Who knew that a hip injury that required surgery would be the least of Paulina Castro's problems?
Castro, a freshman guard for the Northern Illinois women's basketball team and a native of Elgin, decided to redshirt this season in order to repair a labral tear that was discovered in her hip last summer.
She was set for surgery in mid-December when she inquired about a small lump on her clavicle that had become sore. Doctors thought it was an infection, and told Castro, a Harvest Christian graduate, that they needed to treat it and eradicate it before they could proceed with the hip surgery.
When the lump didn't go away, doctors looked closer. Just before the Huskies went on holiday break, they determined that Castro, 19, has Hodgkin's lymphoma, a cancer of the immune system.
Castro's fight to save her career suddenly became a fight to save her life.
"Paulina is doing extremely well. From the beginning, she's been in the mindset of, 'This is what we're going to do to attack this,'" Northern Illinois coach Lisa Carlsen said. "She's just really tough and competitive. That's how she is as a player, and how she is as a person.
"She's not saying 'Why, why, why.' She's not talking about what-ifs. She is so positive. I couldn't be more proud of her approach."
Carlsen also couldn't be more proud of her players and coaches. They have shown Castro, who is still enrolled in classes at Northern Illinois, unwavering support.
"This is a team that is so tight," Carlsen said. "They really do love each other. And our players want Paulina to know that they're all in this fight with her together."
For last weekend's 88-80 Mid-American Conference win over Ohio, the first day that Castro's diagnosis became public, the Huskies wore shooting shirts with the words, "No one fights alone" on the front and the hashtag #PCStrong on the back.
They put purple shoelaces in their shoes. They also either wore purple bows in their hair or dyed their hair purple, or both. Purple is the color for Hodgkin's Lymphoma.
One teammate took her show of support a step further.
Senior guard Ally Lehman, one of the best players in the MAC and a team captain, was moved when Castro shaved her head in anticipation of the hair loss she would experience through chemotherapy.
So Lehman shaved her head, too, and donated her long blonde ponytail to a shampoo company that makes free wigs for young cancer patients. Assistant coach Kierra McCleary also shaved her head.
"Everyone wanted to do something to show Paulina that we've always got her back," Lehman said. "For me, it was an easy decision to shave my head. I can't go through the cancer part of it with her, but I thought that I could go through the hair part. I will do anything I can just to get someone to smile.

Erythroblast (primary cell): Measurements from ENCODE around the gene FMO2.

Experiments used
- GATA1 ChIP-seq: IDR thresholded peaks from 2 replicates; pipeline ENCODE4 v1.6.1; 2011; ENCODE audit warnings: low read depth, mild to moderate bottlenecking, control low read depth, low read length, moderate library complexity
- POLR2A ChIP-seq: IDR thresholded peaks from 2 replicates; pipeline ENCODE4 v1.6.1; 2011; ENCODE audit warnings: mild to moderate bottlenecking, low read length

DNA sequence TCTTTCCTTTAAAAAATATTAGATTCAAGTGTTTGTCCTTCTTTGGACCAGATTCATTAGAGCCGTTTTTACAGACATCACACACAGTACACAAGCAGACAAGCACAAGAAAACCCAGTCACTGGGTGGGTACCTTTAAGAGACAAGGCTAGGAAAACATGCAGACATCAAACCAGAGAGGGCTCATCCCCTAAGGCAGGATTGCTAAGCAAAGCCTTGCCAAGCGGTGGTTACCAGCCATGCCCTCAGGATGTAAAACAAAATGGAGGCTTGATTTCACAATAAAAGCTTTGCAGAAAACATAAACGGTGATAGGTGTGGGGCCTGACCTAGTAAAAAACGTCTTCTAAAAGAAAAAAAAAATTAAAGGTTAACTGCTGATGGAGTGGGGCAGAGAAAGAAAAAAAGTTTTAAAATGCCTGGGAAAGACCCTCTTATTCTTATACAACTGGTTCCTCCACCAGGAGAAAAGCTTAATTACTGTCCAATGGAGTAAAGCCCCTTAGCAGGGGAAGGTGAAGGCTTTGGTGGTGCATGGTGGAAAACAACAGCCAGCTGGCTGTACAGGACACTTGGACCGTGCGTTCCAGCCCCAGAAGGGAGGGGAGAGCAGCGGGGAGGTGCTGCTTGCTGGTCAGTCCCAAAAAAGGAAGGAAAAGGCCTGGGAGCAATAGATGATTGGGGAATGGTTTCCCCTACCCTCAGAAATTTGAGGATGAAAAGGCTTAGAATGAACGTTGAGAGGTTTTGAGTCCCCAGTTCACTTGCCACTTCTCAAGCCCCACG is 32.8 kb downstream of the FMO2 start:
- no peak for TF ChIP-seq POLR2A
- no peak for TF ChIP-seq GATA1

"Paulina told me that I looked really good with my new hair."
In fact, Lehman might keep her new look for a while. She might have to.
An ROTC student, Lehman will likely need to shave her head when she goes to ranger school after she graduates from Northern Illinois.
"My ROTC friends were commenting about my hair and told me that it's getting me ready (for military life)," Lehman said. "It's definitely easy to take care of. But it's already starting to grow back."
The Huskies are all hoping that Castro's hair grows back fast, too. She'll be undergoing chemotherapy treatments twice a week for the next six months.
In the meantime, Castro will attend as many team events as she can. The hope is that she will eventually be able to play again soon, too.
Carlsen is anxious for NIU fans to get to know Castro on the court. She believes the spunky guard, who averaged about 20 points per game as a senior in high school, will dazzle them.
"When we were recruiting Paulina, I really enjoyed watching her play," Carlsen said. "She could really score the basketball, and you could tell that she just really loves to play the game.
"She's a really good three-point shooter, but she can do everything. And at Harvest Christian, which is a smaller school, she often had to do it all for them. She was everything to them and I think she really relished that challenge. She was a great leader for them."
Now, Castro is a great inspiration for her teammates at Northern Illinois.
Last week, the underdog Huskies defeated an Ohio team that had won the last two MAC regular season titles. It was an emotional win for them in many ways.
"We talk all the time about playing for something bigger, whether you're playing for a teammate or the Lord," Carlsen said. "Our players are playing for Paulina, and I think anytime you play for something bigger, good things happen."
Great start: While there has been heartache off the court with the cancer diagnosis of teammate Paulina Castro, it's been a great start to the season for Northern Illinois on the court.
Second-year coach Lisa Carlsen has guided the Huskies to an 11-4 record and a 4-0 mark in the Mid-American Conference. It's the team's first 4-0 start in league play since the 1993-94 season.
Northern Illinois also ranks second in the country in scoring at 90.8 points per game.
On an individual level, senior guard Ally Lehman has been spectacular.
She ranks eighth in the country in assists (7.2 apg), and of the top 10 leaders in that category, she ranks first in scoring (17.2 ppg) and rebounding (10.8 rpg). Her 10.8 rebounds per game ranks 11th nationally overall.
Lehman has recorded two triple-doubles this season and poured in a MAC record-tying 48 points in a nonconference win over Milwaukee. In that game, she also pulled down a whopping 21 rebounds. Lehman's 40-20 performance is just the fourth such effort in NCAA Division I since the 2009-10 season.
Follow Patricia on Twitter: @babcockmcgraw